Have you ever noticed how many posters there are in a doctor’s waiting room? It seems like there’s no point painting the walls of NHS surgeries, as they inevitably get papered over with everything from posters asking when I last had an STD check up, flyers for Afro-Caribbean Elders' Health Services, notices about the next young mums' ante-natal class, colourful pleas for me to stop smoking or take more exercise and the ubiquitous Aids warnings.
There’s no doubt that in a doctor’s surgery, there is a captive audience. People look at their watches and wait to be called, the beep of the doctor’s buzzer punctuating furtive glances over at the table of last year’s Hello! magazines and 1996 editions of Horse & Hound. Someone clearly thinks that advertising Health Services with posters in the waiting room is a good idea, something that increases take-up of services and saves money in the long term by catching problems earlier. For that reason, I’m not going to go into a long winded tome about the evils of excessive government advertising and PR (you can read one of my previous Platform pieces for that), but instead look at how we can use the captive audience of the doctor’s waiting room to improve the quality of care, promote healthy lifestyles, prevention and early detection.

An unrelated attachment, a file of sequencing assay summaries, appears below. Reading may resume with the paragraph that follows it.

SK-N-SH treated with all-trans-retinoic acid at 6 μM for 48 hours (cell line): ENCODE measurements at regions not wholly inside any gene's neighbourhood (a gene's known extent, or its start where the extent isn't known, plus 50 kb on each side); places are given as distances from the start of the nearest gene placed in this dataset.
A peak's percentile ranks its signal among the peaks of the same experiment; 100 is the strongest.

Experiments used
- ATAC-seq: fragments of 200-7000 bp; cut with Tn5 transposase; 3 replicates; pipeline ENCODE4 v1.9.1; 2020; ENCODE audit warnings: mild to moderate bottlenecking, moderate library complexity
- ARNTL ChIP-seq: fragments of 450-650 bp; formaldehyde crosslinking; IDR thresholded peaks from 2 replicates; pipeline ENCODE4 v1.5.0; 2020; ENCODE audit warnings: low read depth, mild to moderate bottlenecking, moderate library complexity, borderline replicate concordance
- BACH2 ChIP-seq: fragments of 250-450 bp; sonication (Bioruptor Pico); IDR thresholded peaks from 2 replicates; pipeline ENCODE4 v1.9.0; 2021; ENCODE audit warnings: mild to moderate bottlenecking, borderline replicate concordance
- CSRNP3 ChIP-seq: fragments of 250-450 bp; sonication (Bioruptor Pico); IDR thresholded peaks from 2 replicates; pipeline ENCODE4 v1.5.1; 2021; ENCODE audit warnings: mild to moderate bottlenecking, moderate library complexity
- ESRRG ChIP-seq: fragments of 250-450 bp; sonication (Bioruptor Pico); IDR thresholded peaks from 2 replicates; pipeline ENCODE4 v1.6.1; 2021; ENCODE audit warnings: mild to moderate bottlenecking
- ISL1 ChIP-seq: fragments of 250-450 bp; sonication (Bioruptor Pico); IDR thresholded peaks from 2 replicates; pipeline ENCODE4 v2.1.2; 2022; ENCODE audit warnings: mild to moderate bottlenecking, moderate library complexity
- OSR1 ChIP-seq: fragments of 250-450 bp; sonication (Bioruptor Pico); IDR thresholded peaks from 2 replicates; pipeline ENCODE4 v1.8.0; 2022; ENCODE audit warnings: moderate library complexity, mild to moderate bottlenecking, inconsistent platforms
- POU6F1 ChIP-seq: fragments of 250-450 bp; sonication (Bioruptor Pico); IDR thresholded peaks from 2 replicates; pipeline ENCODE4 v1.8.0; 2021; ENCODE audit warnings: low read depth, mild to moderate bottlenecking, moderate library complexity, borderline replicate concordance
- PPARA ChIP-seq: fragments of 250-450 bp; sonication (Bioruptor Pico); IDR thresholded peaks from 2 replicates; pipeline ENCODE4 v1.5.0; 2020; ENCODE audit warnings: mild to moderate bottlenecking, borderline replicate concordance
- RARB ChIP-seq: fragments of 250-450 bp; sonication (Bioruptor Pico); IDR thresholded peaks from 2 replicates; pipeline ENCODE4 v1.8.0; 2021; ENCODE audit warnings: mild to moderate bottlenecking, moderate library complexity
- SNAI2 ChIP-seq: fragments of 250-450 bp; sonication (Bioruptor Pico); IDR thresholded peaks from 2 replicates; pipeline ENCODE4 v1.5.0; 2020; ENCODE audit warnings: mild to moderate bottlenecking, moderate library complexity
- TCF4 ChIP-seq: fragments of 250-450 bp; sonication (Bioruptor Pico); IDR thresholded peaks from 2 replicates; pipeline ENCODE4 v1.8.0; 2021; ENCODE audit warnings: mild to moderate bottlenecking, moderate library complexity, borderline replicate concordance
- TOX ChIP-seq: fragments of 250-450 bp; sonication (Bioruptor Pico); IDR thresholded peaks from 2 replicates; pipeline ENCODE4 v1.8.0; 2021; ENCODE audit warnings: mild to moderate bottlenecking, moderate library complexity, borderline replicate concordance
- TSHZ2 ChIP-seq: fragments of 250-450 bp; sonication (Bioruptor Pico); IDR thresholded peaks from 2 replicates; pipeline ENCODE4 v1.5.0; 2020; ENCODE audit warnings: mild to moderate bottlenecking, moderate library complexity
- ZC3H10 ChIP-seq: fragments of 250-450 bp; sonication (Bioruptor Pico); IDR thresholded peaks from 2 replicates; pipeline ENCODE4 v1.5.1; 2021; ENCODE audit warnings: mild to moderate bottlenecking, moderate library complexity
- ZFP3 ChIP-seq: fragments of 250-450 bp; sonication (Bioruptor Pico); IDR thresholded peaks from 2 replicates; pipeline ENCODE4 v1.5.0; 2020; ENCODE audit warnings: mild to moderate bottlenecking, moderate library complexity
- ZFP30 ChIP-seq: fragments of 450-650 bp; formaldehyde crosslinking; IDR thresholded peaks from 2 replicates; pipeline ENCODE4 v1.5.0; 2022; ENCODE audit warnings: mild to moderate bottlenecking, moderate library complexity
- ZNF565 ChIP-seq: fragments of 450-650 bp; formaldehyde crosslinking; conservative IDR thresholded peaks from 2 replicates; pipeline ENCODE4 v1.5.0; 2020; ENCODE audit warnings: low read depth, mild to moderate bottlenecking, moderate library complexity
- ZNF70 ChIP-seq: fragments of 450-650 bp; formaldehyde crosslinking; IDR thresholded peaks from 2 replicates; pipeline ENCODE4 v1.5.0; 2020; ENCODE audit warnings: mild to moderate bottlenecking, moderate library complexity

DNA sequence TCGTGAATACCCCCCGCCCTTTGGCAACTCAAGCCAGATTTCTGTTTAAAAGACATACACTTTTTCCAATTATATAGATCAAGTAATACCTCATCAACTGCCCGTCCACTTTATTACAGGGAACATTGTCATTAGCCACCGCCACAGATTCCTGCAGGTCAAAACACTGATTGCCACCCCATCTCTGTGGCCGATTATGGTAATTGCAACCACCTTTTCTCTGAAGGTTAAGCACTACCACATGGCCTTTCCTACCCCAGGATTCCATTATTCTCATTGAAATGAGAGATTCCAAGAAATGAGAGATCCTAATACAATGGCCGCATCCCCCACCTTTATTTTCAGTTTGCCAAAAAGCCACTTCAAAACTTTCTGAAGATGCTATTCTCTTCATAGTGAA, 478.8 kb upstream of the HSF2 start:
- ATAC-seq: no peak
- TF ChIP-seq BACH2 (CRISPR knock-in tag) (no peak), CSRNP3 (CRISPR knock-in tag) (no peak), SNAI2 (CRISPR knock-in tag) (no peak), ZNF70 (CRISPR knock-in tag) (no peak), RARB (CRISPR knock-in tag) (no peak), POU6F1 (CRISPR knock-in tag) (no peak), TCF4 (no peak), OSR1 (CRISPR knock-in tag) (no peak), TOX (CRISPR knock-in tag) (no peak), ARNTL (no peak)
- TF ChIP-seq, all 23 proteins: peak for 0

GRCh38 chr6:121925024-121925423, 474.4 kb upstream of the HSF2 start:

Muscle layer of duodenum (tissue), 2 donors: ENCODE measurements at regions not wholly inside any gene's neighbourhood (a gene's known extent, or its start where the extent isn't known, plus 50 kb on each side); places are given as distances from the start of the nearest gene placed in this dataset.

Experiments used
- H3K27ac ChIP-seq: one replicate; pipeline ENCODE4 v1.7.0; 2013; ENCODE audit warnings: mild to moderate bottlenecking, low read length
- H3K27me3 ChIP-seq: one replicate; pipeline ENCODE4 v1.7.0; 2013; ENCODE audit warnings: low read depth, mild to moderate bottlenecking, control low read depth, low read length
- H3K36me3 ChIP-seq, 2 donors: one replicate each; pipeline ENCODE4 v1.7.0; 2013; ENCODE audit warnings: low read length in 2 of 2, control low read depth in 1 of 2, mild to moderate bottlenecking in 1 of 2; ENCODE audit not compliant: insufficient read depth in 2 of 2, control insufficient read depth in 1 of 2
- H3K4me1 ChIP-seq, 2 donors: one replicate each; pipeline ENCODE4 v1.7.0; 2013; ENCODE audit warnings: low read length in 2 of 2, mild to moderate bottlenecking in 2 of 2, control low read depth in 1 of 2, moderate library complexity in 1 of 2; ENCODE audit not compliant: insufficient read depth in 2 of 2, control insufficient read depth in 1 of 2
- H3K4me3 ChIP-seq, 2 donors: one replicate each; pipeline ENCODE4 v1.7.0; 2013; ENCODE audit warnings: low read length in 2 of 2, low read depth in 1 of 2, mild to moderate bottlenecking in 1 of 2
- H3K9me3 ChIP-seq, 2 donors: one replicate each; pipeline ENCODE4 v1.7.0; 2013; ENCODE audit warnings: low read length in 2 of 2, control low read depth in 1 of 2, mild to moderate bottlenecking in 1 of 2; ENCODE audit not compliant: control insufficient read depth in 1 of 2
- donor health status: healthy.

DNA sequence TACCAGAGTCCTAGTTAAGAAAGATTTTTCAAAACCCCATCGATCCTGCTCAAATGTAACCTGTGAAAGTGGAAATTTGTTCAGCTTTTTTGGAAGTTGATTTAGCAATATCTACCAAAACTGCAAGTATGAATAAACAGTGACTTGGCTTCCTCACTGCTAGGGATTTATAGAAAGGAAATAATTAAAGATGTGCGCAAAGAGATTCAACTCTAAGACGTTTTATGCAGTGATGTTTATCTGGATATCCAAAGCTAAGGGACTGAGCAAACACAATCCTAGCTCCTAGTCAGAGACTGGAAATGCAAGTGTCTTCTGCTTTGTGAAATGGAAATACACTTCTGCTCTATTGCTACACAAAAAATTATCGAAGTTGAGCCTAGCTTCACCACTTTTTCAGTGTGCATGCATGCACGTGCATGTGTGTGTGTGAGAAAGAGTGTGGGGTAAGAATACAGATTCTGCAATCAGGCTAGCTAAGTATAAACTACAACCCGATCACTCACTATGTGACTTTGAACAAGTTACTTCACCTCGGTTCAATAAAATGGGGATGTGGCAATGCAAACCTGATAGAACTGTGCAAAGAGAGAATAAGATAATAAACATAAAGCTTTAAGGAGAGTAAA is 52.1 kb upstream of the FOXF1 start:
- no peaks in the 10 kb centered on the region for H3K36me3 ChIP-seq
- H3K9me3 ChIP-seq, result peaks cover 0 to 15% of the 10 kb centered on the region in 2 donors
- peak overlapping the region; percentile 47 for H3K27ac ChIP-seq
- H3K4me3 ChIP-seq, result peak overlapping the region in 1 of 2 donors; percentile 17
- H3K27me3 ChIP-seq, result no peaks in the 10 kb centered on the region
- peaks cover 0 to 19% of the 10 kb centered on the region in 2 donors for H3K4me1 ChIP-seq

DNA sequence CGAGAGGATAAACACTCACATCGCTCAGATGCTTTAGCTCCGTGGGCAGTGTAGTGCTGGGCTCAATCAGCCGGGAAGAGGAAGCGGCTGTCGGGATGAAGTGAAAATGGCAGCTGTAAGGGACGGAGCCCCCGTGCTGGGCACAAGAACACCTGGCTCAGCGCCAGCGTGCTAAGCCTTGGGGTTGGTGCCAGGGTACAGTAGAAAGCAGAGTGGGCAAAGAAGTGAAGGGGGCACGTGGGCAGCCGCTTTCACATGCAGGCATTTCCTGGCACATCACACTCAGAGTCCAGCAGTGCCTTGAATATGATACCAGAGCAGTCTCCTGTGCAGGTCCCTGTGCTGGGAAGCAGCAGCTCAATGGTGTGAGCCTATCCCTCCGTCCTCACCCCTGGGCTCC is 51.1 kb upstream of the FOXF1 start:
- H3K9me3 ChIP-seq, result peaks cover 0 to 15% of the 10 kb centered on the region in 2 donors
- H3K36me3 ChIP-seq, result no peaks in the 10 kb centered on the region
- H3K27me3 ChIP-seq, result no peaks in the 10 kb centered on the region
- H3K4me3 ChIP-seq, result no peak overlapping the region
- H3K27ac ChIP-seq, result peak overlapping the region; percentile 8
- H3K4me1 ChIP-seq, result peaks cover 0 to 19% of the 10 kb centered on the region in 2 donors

Private medical insurers have long understood the importance of encouraging their customers to be healthy. Previously, this would have meant excluding the irredeemably unhealthy, not covering pre-existing conditions and hiking premiums for age and whether you smoke. That still goes on, of course, but many insurers are looking at ways to decrease the amount of claims made by their customers. Take PruHealth for example: they offer a scheme whereby customers can earn discounts on their premiums if they go to the gym, quit smoking or go for a medical. They even give out pedometers to let people upload how far they’ve walked and offer discounts if you buy healthy food at the supermarket.
Why is it that private companies are so good at encouraging such behaviour? Sure, they have an army of statisticians telling them that it’s better to charge someone £20 a month for being healthy than charge them £30 a month and have to pay for a £20,000 heart bypass at the end of it, but don’t the NHS know that too?